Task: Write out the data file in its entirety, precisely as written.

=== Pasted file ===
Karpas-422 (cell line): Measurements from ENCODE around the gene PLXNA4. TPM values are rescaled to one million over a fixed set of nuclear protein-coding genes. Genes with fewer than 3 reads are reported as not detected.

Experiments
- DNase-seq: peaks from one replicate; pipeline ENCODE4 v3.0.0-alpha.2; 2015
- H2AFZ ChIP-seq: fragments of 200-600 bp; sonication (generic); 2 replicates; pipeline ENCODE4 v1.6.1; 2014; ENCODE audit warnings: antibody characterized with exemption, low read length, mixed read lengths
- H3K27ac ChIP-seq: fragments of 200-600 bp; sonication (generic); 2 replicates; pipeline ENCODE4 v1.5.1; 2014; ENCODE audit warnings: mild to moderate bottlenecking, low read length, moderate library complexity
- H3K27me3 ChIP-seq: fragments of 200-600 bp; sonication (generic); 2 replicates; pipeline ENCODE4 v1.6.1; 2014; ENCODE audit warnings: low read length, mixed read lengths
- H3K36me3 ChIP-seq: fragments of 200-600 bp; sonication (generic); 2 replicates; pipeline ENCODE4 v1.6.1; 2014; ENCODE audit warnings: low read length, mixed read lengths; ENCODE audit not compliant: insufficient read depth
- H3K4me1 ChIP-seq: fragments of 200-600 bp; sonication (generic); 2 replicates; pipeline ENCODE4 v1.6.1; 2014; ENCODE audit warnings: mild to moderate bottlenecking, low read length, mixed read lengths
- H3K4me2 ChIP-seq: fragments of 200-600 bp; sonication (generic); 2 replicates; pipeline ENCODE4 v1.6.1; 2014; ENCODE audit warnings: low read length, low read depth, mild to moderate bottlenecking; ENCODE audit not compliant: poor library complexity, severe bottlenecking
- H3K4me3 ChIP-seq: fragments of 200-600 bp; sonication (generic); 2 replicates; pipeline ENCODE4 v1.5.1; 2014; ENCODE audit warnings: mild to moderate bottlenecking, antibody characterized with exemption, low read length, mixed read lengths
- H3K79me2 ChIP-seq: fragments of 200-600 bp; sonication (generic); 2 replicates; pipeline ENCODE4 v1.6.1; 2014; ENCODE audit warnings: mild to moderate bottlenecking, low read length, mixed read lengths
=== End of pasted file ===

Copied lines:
Karpas-422 (cell line): Measurements from ENCODE around the gene PLXNA4. TPM values are rescaled to one million over a fixed set of nuclear protein-coding genes. Genes with fewer than 3 reads are reported as not detected.

Experiments
- DNase-seq: peaks from one replicate; pipeline ENCODE4 v3.0.0-alpha.2; 2015
- H2AFZ ChIP-seq: fragments of 200-600 bp; sonication (generic); 2 replicates; pipeline ENCODE4 v1.6.1; 2014; ENCODE audit warnings: antibody characterized with exemption, low read length, mixed read lengths
- H3K27ac ChIP-seq: fragments of 200-600 bp; sonication (generic); 2 replicates; pipeline ENCODE4 v1.5.1; 2014; ENCODE audit warnings: mild to moderate bottlenecking, low read length, moderate library complexity
- H3K27me3 ChIP-seq: fragments of 200-600 bp; sonication (generic); 2 replicates; pipeline ENCODE4 v1.6.1; 2014; ENCODE audit warnings: low read length, mixed read lengths
- H3K36me3 ChIP-seq: fragments of 200-600 bp; sonication (generic); 2 replicates; pipeline ENCODE4 v1.6.1; 2014; ENCODE audit warnings: low read length, mixed read lengths; ENCODE audit not compliant: insufficient read depth
- H3K4me1 ChIP-seq: fragments of 200-600 bp; sonication (generic); 2 replicates; pipeline ENCODE4 v1.6.1; 2014; ENCODE audit warnings: mild to moderate bottlenecking, low read length, mixed read lengths
- H3K4me2 ChIP-seq: fragments of 200-600 bp; sonication (generic); 2 replicates; pipeline ENCODE4 v1.6.1; 2014; ENCODE audit warnings: low read length, low read depth, mild to moderate bottlenecking; ENCODE audit not compliant: poor library complexity, severe bottlenecking
- H3K4me3 ChIP-seq: fragments of 200-600 bp; sonication (generic); 2 replicates; pipeline ENCODE4 v1.5.1; 2014; ENCODE audit warnings: mild to moderate bottlenecking, antibody characterized with exemption, low read length, mixed read lengths
- H3K79me2 ChIP-seq: fragments of 200-600 bp; sonication (generic); 2 replicates; pipeline ENCODE4 v1.6.1; 2014; ENCODE audit warnings: mild to moderate bottlenecking, low read length, mixed read lengths